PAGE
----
Purpose – The 2010/2011 Canterbury earthquakes were one of the most devastating events in New Zealand’s history. Due to the large scale of disruption and losses, the central government created a separate body, the Canterbury Earthquake Recovery Authority (CERA), to manage and oversee recovery activities. Working with local authorities and stakeholders, CERA plays a major role in driving the recovery in Christchurch. This paper aims to analyse CERA’s decision-making process and the effects of some of its critical decisions on the recovery outcomes. The paper takes a “build back better” (BBB) perspective to understand the decisions taken and processes used.
Design/methodology/approach – The case study adopted a mixed-methods research design (Creswell, 2013) and was conducted by reviewing official CERA documents and publications related to its recovery assessments and by conducting interviews with key officials from CERA. Collecting data from both qualitative and quantitative data sources enabled the process of triangulation.
Findings – Lessons learned from the Canterbury experience in terms of recovery best practices are reported. CERA’s recovery policy aimed to give confidence to the community and renew and revitalise the damaged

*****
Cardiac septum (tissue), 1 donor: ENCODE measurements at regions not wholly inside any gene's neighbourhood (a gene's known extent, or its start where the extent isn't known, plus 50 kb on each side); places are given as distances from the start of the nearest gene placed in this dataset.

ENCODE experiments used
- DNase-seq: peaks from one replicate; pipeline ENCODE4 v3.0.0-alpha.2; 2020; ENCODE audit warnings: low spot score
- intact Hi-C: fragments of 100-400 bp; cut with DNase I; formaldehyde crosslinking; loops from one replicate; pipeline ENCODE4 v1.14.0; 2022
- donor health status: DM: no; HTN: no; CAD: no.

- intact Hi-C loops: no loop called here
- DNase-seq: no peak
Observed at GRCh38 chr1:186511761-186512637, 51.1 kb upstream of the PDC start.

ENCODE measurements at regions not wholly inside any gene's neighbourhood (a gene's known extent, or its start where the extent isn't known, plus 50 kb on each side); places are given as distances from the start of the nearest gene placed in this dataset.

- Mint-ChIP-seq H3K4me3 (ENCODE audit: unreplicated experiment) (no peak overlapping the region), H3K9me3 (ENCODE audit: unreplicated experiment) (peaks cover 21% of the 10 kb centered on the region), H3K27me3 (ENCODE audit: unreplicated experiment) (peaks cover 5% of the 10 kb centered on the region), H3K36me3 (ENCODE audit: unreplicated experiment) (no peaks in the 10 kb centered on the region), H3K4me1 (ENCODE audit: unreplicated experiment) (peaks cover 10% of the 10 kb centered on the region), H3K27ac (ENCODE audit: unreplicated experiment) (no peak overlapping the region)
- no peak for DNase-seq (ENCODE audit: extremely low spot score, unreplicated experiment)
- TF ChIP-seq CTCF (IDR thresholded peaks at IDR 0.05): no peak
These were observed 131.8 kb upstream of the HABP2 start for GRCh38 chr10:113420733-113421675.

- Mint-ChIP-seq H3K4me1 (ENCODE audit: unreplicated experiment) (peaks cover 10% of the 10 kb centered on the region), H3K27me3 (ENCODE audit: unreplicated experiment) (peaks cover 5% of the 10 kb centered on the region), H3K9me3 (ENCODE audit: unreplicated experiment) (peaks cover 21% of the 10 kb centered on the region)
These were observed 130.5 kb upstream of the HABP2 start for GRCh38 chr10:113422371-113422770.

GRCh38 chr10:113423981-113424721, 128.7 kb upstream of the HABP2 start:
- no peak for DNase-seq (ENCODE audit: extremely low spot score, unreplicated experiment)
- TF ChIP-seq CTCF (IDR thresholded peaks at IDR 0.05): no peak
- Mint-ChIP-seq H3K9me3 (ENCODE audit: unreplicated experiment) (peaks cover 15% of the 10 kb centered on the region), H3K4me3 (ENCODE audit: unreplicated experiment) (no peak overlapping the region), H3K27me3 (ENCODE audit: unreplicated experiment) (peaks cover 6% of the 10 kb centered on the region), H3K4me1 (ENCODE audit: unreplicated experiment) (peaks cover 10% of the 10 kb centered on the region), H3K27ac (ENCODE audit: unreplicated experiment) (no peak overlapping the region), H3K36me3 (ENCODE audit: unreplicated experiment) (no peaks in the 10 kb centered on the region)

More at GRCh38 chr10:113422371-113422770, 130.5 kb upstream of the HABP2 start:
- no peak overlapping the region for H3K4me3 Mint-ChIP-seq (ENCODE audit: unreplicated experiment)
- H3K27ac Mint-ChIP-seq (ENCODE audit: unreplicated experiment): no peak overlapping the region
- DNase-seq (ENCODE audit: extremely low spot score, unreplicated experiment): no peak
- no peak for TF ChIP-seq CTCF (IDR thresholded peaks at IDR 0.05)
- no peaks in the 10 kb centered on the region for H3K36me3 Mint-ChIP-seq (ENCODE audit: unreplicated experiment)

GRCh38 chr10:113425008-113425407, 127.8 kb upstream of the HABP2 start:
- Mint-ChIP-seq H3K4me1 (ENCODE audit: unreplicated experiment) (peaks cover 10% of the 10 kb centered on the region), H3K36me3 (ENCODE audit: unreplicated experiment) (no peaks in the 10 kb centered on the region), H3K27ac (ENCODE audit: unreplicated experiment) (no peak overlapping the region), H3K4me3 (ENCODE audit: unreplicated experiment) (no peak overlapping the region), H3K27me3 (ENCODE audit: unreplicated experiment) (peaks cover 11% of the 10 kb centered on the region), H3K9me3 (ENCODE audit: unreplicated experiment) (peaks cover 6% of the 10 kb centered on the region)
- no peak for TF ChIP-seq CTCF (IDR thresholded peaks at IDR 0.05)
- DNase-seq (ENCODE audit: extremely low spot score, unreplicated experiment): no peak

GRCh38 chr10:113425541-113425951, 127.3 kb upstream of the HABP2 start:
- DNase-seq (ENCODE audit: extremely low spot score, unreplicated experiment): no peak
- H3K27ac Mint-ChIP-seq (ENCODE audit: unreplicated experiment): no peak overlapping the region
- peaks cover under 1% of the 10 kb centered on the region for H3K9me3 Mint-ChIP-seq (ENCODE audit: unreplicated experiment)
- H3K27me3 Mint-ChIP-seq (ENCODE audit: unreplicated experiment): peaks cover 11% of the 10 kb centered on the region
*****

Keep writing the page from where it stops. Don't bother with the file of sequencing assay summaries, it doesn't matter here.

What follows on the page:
city. Compared with the BBB theory, the community-driven recovery strategy and the multi-stakeholder approach worked well. Other critical decisions aligned with the BBB theory include land zoning, empowering
community and integration with existing developmental plans. Originality/value – BBB can be used as a tool for the implementation of recovery and restorationmeasures following a large disaster. However, a set of practical indicators tomeasure the level of BBB is needed.
Keywords – Best practice, Recovery, Resilience, Post-disaster reconstruction, Build back better, Reconstruction, Rebuild